Lighting the Candles Night 2

On this night, we now light 2 candles on our Hanukkah Menorah.  Once again first the Shamash (center) candle is lit, and operates as the servant candle to light the other 2 candles.  The candles are then lit from the farthest right to the left (just like the Hebrew language is read from right to left).  2 candles in addition the Shamash candle now shine brightly!

Candle Lighting Blessing:

Barukh attah Adonai Eloheinu Melekh Ha’olam asher kideshanu bemitzvotav vetzivanu lehadlik ner shel Chanukah.

“Blessed art thou, Lord our God, King of the universe who sanctifies us with Thy commandments and commanded us to kindle the lights of Chanukah!”

Traditional Reading of Night 2:  Numbers 7:18-7:29

Hanukkah History:

Hanukkah commemorates the Maccabbean revolt during the rule of Antiochus Ephiphanes in 165 BCE.  Antiochus had started by persecuting the Jews and attempting to eradicate anything that was connected to Torah or Yahweh.  Keeping the Sabbath, eating kosher, circumcision, speaking Hebrew, and reading Torah were all seen as breaking the law.  Eventually, Antiochus reached the pinnacle of his attempt to defile Yahweh’s order by desecrating the Holy Temple, slaughtering a pig upon the altar, and declaring himself god.  Not only  a shocking event, but a powerful foreshadowing of the event that would launch the Great Tribulation as well, when the Antimessiah will follow in these same footsteps and once again defile the altar of Yahweh and declare himself god.  The altar represents Yahweh’s ownership in the earth, as well as the means by which we communicate with Him!

The faithful Hebrews, under the leadership of the brave Judah Maccabee (the “Hammer”) fought against this perverse rule and with the help of Yahweh ran the Syrian-Greeks out of Israel.  The Temple was liberated and then began the re-dedication of the Holy Sanctuary.  This re-dedication would have taken place on the 25th of Kislev, the 9th month on the Hebrew calendar.  Tradition tells of another miracle during this time, when the Menorah was lit, there was only enough oil found to last for one day.   A dilemma seeing as the pure olive oil needed took 8 days to prepare.  It was lit in faith, and miraculously the oil lasted for the 8 days till more could be made, and the light of Yahweh continued to shine.  So today as we celebrate this Feast, we remember that no matter how dark the days may be, the light still shines and as we prepare to face this future Antiochus, the antimessiah, we know that once again there will be those who won’t bow their knee, but instead proclaim Yahweh as the only true Elohim, and its this temple, the temple of His body of believers, that won’t be desecrated!

Hanukkah Recipe:

Sufganiot (Jelly Filled Doughnuts)

1 1/4 cups slightly warm water or 1 1/4 cups slightly warm milk
1 tablespoon yeast
6 tablespoons sugar
1 teaspoon salt
1/4 cup canola oil
2 egg yolks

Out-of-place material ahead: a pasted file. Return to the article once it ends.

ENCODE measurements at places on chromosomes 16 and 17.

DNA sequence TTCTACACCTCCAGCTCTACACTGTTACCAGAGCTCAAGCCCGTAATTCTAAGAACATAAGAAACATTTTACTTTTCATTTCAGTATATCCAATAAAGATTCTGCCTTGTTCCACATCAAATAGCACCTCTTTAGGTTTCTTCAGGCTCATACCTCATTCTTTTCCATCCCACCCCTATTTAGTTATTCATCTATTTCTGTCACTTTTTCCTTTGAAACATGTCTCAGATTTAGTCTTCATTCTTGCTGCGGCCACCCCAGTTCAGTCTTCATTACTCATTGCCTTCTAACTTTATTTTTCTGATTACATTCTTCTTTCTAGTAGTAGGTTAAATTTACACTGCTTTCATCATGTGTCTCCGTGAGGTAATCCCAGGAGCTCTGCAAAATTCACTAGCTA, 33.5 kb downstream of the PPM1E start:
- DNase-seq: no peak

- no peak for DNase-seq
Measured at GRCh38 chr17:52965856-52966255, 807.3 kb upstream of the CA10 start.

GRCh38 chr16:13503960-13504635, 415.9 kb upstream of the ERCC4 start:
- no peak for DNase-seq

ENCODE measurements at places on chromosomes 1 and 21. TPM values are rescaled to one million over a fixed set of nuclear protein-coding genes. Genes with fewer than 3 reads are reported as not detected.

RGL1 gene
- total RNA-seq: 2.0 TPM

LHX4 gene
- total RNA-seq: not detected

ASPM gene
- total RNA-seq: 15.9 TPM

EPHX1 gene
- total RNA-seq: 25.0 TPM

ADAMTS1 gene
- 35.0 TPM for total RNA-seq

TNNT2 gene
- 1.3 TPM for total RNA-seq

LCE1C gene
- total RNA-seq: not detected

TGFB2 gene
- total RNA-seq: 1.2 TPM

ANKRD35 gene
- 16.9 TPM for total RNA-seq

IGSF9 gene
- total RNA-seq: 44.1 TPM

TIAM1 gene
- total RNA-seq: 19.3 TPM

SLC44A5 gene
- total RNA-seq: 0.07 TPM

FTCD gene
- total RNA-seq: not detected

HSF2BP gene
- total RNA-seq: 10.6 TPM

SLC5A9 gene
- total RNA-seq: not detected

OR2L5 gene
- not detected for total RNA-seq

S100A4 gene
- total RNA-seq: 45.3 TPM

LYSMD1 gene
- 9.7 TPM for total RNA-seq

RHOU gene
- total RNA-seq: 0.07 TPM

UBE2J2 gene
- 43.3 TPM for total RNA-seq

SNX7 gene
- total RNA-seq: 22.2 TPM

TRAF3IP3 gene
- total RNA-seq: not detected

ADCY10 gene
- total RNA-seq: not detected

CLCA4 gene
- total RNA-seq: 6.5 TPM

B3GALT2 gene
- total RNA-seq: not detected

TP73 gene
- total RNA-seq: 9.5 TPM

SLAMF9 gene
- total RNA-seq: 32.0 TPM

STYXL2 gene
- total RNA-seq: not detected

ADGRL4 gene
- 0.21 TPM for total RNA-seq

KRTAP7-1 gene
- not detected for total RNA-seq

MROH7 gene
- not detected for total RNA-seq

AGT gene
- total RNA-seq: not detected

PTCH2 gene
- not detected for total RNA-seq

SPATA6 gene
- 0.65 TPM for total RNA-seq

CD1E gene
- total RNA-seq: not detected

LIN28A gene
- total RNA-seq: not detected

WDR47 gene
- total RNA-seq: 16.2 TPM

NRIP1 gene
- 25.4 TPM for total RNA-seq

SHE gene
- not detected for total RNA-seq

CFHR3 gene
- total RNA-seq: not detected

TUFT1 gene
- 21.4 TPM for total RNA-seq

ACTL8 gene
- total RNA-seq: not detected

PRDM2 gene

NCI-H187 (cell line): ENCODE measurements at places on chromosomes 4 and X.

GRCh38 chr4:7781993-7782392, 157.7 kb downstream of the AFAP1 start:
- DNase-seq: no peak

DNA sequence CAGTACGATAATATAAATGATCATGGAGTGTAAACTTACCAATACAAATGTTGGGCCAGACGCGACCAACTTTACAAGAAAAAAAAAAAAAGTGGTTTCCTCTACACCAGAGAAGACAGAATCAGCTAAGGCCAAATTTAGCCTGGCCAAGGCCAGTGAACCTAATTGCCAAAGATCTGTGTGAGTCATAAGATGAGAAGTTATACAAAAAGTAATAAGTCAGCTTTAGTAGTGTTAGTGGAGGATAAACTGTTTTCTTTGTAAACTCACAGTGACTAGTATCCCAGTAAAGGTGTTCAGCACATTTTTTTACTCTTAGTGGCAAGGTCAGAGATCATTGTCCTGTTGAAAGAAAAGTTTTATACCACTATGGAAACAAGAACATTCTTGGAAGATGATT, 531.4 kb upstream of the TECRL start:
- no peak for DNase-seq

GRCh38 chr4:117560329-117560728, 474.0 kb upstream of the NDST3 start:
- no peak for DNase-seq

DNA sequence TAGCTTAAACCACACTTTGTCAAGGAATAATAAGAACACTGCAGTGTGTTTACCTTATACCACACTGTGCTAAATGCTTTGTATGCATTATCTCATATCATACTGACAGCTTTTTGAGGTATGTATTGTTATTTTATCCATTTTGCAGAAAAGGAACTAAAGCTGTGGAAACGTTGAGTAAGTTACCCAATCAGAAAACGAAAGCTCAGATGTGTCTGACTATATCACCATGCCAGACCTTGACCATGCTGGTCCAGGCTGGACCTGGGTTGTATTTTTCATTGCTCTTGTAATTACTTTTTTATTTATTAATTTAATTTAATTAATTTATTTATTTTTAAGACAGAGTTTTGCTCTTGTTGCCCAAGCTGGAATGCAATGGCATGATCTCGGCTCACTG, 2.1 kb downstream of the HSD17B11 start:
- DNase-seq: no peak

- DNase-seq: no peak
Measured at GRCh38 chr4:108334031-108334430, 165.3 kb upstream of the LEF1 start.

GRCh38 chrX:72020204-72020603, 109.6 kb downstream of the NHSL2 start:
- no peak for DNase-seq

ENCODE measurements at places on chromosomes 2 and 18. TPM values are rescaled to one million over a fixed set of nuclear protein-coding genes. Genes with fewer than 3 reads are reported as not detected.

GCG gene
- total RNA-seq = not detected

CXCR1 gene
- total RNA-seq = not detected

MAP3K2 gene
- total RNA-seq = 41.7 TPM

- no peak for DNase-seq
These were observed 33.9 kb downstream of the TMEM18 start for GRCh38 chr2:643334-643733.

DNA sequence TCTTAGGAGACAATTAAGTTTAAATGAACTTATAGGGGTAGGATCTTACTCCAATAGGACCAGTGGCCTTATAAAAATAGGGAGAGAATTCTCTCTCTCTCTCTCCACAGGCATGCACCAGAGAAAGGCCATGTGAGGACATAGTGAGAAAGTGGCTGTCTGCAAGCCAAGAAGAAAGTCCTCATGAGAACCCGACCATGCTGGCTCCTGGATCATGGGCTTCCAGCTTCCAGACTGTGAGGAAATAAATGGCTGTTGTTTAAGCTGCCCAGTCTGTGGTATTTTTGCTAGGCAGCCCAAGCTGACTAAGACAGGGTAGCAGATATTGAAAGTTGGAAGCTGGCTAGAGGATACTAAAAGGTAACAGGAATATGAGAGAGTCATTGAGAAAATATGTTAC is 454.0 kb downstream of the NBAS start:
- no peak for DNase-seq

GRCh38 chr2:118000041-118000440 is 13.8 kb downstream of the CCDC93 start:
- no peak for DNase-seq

1 egg
1 teaspoon vanilla
1/4 teaspoon lemon extract
3 1/2-4 cups unbleached all-purpose flour (or half all-purpose and half bread flour)
fine sugar (for coating donuts) or sugar (for coating donuts)
1 1/2 cups raspberry jelly (optional) or 1 1/2 cups raspberry jam (optional) or 1 1/2 cups apricot jam (optional) or 1 1/2 cups apricot jam (optional)
shortening (three parts oil and one part melted shortening for frying, to fill up a good two-thirds of fryer)Directions:1
Whisk together the yeast, water and sugar, salt, oil, egg yolks, egg, vanilla and lemon extract.
Blend well and stir in most of the flour to form a soft dough.
Knead by hand, machine or in bread machine (dough setting), adding flour as needed.
The dough should have some body, not too slack, supple, smooth and elastic.
Place in a greased plastic bag and refrigerate at least 2 to 4 hours or overnight.
If you are in a hurry, allow dough to rest at least 20 minutes, then proceed.
If dough has risen at all, punch or flatten down, then pinch off pieces and form into small balls, about the size of golf balls.
Otherwise, roll dough out to about three-quarters of an inch.
Using a two and half inch or three inch biscuit cutter, cut out rounds.
Cover and let sit 15 minutes while heating oil.
In a deep fryer, or heavy dutch oven, heat about four inches of oil or a combination of oil and melted shortening.
Add the doughnuts to the hot oil (temperature should be about 375 F.) and fry until the undersides are deep brown.
Turn over once and finish frying the other side.
Lift doughnuts out using a slotted spoon and drain well on paper towels.
To fill, make a small opening and spoon in jam or jelly, or just sprinkle lightly with regular or extra fine granulated sugar by shaking doughnuts in a paper bag.
Test oil temperature: It’s a good idea to try frying one doughnut to start with.
Once the doughnut seems done, take it out and cut it open to see if the inside is cooked.Read more: <a href=””></a>

Hanukkah Music/Video:

Check out this song “Miracles” by the Maccabeats!